Read the statements below. Circle the numbers in the “yes” column for those that apply, and then total the yes scores.
Interpret your total:
0-2: Good! Recheck your nutrition score in 6 months.
3-5: You are at moderate risk for nutritional deficiencies. See what can be done to improve your eating habits and lifestyle. Recheck your nutrition score in 3 months.
6 or more: You are at high risk for nutritional deficiencies. Bring this checklist the next time you see your doctor, dietitian or other qualified health or social service professional.
Remember that warning signs suggest risk but do not represent a diagnosis of any condition. The above checklist is based on the warning signs described below. Use the word DETERMINE to remind you of the warning signs.
Tooth loss/mouth pain
Reduced social contact
Involuntary weight loss/gain
Needing assistance in self-care
Elder years, above 80
SIDEBAR: Dietary Reference Intakes for Key Nutrients
Source: The Nutrition Screening Initiative, a project of American Academy of Family Physicians, the ADA and the National Council on the Aging Inc.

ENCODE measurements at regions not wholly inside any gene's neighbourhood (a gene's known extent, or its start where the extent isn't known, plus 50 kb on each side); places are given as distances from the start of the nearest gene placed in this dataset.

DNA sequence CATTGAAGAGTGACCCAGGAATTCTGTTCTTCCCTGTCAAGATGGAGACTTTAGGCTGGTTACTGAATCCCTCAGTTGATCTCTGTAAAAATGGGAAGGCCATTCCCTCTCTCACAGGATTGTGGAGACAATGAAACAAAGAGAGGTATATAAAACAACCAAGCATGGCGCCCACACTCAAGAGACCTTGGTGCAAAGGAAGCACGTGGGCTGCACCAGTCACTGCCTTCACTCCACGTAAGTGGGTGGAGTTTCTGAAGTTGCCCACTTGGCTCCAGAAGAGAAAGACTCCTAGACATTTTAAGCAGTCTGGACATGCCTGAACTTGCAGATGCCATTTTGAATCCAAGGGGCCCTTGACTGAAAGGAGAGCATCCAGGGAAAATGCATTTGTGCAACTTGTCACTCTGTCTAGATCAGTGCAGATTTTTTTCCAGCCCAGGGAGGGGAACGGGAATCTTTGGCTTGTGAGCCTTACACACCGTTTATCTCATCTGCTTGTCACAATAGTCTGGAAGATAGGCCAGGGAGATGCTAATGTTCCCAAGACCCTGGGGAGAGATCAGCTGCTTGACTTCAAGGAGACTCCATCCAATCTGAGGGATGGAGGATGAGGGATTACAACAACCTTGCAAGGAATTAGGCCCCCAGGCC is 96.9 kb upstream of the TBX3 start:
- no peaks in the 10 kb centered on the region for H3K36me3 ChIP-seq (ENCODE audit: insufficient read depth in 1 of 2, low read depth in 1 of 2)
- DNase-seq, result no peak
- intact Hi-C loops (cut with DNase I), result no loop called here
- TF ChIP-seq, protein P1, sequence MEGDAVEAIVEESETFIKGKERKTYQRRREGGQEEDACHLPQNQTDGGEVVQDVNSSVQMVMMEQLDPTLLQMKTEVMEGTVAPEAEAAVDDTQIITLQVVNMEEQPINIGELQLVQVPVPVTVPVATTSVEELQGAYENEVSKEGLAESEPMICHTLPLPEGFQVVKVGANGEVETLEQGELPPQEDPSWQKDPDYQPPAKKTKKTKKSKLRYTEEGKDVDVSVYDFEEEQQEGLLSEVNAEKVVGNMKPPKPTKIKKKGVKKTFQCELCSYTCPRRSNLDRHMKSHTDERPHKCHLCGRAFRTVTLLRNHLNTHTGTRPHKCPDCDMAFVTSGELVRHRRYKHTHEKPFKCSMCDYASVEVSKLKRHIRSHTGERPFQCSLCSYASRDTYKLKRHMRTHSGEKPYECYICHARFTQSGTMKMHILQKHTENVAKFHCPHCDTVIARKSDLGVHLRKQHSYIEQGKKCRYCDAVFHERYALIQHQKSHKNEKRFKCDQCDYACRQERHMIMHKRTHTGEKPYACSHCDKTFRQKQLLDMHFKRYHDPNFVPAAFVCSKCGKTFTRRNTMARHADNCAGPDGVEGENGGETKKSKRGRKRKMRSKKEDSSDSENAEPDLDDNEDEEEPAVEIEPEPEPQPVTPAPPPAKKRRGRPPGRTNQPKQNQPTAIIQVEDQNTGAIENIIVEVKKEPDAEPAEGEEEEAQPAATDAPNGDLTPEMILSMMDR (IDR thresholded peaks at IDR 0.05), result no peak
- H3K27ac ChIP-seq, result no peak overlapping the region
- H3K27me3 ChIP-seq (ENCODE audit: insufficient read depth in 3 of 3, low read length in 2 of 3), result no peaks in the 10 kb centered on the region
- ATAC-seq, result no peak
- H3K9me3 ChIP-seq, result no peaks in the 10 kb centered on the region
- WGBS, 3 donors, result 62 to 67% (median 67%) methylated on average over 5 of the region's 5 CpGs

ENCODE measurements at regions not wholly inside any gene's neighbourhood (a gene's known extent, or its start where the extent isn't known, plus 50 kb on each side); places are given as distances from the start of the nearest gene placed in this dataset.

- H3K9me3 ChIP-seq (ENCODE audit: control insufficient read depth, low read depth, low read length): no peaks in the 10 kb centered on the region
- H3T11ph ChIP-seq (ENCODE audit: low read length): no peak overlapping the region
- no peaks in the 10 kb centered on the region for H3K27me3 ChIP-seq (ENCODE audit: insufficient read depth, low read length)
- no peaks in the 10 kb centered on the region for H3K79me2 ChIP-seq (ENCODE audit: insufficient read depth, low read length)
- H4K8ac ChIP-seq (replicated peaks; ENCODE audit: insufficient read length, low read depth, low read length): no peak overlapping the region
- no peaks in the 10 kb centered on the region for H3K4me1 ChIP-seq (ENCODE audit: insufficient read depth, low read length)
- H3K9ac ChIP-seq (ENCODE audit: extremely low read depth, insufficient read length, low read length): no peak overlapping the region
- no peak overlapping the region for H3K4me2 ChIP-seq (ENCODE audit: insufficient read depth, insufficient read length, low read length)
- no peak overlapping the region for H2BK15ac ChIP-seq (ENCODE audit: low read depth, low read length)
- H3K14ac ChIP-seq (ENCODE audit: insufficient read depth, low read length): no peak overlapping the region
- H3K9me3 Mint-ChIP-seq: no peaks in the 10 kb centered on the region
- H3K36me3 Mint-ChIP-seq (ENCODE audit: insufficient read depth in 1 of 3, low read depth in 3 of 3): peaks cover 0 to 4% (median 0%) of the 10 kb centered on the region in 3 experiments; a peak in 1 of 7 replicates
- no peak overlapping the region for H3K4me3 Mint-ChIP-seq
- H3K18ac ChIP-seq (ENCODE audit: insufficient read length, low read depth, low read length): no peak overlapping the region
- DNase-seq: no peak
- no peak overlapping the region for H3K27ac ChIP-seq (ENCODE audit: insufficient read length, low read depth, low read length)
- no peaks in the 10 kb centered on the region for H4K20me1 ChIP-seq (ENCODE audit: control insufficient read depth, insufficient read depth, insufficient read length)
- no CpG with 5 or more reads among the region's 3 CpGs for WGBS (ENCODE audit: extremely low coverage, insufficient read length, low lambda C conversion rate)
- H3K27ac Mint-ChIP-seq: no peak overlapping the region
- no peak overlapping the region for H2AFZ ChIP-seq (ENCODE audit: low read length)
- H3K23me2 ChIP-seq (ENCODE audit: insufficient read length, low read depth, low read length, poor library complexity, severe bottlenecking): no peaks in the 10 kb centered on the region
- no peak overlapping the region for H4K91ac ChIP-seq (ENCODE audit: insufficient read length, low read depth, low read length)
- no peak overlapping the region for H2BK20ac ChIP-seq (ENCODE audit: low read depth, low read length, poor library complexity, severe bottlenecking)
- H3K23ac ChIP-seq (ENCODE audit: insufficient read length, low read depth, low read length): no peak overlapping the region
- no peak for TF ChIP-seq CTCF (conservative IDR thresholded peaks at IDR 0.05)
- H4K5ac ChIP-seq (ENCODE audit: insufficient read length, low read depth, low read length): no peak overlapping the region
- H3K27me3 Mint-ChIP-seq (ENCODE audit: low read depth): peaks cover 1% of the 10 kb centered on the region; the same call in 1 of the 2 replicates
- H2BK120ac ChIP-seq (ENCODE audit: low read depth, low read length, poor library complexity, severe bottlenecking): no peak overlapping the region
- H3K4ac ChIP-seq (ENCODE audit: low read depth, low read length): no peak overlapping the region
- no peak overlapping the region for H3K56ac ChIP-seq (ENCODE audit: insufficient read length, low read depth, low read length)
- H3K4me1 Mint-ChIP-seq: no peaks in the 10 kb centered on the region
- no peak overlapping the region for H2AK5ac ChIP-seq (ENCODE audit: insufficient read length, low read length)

SIDEBAR: Modified MyPyramid for Older Adults
Tufts University researchers have updated the Food Guide Pyramid for Older Adults to correspond with changes to the USDA food pyramid, now known as MyPyramid. The Tufts version, published in the January 2008 issue of the Journal of Nutrition, is specifically designed for older adults and continues to emphasize nutrient-dense food choices and the importance of fluid balance, but it offers additional guidance about the forms of foods that could best meet the unique needs of older adults. Physical activity is also highlighted.
The Modified MyPyramid for Older Adults represents foods in the following categories, as well as fluids and physical activity: